Poland: NBP keeps reference rate unchanged for the second consecutive month
December 4, 2014
The National Bank of Poland (NBP) kept its reference rate unchanged at 2.00% at its 2–3 December monetary policy meeting. The decision was in line with market expectations and marked the second consecutive month in which the Bank decided not to make changes to its policy rate.
In its accompanying statement, the Bank pointed out that global economic growth remains moderate. According to the Bank, the U.S. economy continues to show robust performance, while growth in the Euro area remains subdued. Regarding emerging markets, both China and Russia have also been showing weak performance. On the domestic front, the NBP noted that economic activity moderated slightly in the third quarter, mainly due to weaker growth in the external sector. Meanwhile, industrial production and construction remained weak in October. Despite the moderation registered in Q3, the Bank considers that the domestic economy is still growing at a good pace, hovering around 3.0% and 3.5% during the last two quarters, and that the economic outlook remains fairly stable.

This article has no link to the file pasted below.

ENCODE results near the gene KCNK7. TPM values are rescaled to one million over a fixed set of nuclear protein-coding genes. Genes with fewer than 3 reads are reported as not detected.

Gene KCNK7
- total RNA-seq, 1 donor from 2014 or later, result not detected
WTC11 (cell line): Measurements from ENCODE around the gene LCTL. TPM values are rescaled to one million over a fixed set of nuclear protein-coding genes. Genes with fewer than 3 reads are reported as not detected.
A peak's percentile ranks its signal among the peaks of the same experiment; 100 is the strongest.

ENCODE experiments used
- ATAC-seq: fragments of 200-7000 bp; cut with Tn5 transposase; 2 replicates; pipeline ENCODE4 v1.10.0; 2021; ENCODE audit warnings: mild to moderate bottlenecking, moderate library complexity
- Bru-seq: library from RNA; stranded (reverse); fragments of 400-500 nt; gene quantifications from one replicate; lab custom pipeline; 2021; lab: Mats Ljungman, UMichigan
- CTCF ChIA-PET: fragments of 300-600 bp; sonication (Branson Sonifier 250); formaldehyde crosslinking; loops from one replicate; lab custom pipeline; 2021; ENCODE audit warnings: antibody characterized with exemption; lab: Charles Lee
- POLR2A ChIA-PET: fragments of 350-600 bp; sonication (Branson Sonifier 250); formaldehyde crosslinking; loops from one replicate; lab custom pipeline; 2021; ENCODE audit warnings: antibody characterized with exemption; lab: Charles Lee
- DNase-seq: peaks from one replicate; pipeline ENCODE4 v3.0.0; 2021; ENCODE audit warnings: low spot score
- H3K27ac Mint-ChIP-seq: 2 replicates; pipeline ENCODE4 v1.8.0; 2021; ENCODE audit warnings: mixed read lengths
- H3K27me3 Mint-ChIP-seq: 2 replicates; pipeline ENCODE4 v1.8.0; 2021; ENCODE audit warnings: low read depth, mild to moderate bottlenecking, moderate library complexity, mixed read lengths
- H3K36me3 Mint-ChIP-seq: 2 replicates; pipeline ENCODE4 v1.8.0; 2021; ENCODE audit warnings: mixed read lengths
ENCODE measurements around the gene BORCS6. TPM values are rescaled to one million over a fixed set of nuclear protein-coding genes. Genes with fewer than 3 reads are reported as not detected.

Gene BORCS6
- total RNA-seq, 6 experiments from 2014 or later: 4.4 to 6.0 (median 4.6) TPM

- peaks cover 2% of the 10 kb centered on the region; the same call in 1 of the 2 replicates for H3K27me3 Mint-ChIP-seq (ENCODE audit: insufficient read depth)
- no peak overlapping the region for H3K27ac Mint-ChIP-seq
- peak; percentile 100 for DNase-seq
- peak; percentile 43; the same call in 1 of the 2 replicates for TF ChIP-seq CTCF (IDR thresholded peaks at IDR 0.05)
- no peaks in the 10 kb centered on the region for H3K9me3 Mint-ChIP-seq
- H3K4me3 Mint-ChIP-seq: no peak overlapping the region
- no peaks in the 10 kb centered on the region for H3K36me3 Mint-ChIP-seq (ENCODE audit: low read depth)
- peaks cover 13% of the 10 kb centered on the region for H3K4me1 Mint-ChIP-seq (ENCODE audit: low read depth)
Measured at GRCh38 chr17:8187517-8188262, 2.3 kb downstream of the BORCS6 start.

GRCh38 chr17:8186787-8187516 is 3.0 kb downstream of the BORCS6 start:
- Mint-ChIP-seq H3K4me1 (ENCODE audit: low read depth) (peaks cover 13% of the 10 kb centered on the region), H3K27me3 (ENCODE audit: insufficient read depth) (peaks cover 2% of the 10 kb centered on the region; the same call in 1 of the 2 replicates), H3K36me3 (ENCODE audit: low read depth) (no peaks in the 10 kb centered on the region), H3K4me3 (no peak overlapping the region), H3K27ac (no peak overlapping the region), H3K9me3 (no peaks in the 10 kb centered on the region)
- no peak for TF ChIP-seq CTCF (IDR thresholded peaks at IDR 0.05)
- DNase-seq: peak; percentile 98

Regarding inflation, the Bank stated that consumer prices declined 0.6% on annual terms in October, which reflected low global commodity prices, as well as sluggish domestic demand.
The decision to maintain the reference rate unchanged was mainly due to the fact that the Bank believes that the low inflation figures are mainly driven by temporary external factors, and, to a much lesser extent, by domestic sources. As the Bank pointed out, “the October adjustment of monetary policy and the stable, despite some slowdown, economic growth limit the risk of inflation remaining below the target in the medium term.” In the press conference following the meeting, NBP President Berka pointed out that the Bank was taking a more flexible approach to inflation targeting, focusing more on economic growth than on inflation figures. Moreover, he emphasized that the Monetary Council would be more tolerant of low inflation driven by external sources, and that it would be more tolerant to too low inflation than high inflation.
Finally, the Bank acknowledged that some uncertainty about the Polish economic environment persists. Therefore, “if the incoming data confirm a slowdown in economic activity, and weak growth in the environment of the Polish economy persists, the Council does not rule out further adjustment of monetary policy.”
Author: Cecilia Simkievich, Economist